Health Secretary Matt Hancock has refused to rule out the possibility that Covid-19 vaccination could become mandatory for UK citizens, should a vaccine become available.
His comments came after it was announced that a US firm, Moderna, declared its vaccine to be 94.5 per cent effective against the virus.
While there are no current proposals to make vaccination mandatory, Downing Street has not distanced itself from the idea entirely.
‘It’s the right thing to do’
Speaking to TalkRadio, Hancock said, “I hope that a very large proportion of people will want to take the vaccine, because it’s the right thing to do. But we are not proposing at this stage to make it mandatory”
When asked if he could rule out mandatory vaccinations, the Health Secretary said, “I have learned not to rule things out during this pandemic because you have to watch what happens and you have to make judgements accordingly.”
He added that there were “complications” around making such a thing mandatory, as some may not be able to be vaccinated due to medical reasons.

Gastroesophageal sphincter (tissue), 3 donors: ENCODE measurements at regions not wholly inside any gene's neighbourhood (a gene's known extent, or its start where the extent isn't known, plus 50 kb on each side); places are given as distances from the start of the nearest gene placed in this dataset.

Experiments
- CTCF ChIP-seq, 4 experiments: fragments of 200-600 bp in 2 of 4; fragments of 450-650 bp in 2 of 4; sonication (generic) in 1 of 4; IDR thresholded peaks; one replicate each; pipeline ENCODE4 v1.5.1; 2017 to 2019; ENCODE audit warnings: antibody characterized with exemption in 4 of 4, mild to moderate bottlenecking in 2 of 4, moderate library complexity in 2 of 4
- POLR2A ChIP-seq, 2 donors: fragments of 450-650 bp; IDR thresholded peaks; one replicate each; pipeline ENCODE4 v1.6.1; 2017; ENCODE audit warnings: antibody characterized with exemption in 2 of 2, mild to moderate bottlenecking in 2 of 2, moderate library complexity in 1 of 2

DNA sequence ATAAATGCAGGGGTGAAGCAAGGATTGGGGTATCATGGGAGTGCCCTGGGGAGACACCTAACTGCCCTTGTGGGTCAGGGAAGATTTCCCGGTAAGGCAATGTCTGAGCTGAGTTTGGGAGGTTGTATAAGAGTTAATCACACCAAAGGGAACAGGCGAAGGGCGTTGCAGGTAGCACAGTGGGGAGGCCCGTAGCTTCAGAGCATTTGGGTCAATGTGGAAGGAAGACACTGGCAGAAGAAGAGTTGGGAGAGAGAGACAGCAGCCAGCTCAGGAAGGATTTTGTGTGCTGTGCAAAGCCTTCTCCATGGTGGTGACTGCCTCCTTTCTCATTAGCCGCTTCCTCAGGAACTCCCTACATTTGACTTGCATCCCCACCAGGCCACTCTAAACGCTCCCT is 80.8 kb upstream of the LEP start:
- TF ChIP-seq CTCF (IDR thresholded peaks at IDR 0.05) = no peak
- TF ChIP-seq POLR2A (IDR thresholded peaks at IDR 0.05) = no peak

‘We want as many people as possible to take the vaccine’
Prime Minister Boris Johnson’s official spokesperson said, “We want as many people as possible to take the vaccine.
“It will go through rigorous safety checks before it is cleared for use. But we are not proposing to make it mandatory.”
When asked if there could be restrictions for those who refused to take the vaccine, such as a public transport ban, the spokesperson repeated, “We are not proposing to make it mandatory.”
Not part of the plan in Wales
Wales’ Health Minister Vaughan Gething said that a mandatory vaccination would be “the most extreme and most unlikely outcome possible.”
Speaking to a press conference, he said that it was “certainly not any part of our working assumption” in Wales.
Gething added that he has always been “deeply sceptical” about the benefits of mandatory vaccination, and was not “particularly keen to try to change the law for that to happen.”
He said, “I’m interested that people understand the evidence about the safety of a vaccine, then making the right choice to protect them, their family and their community.”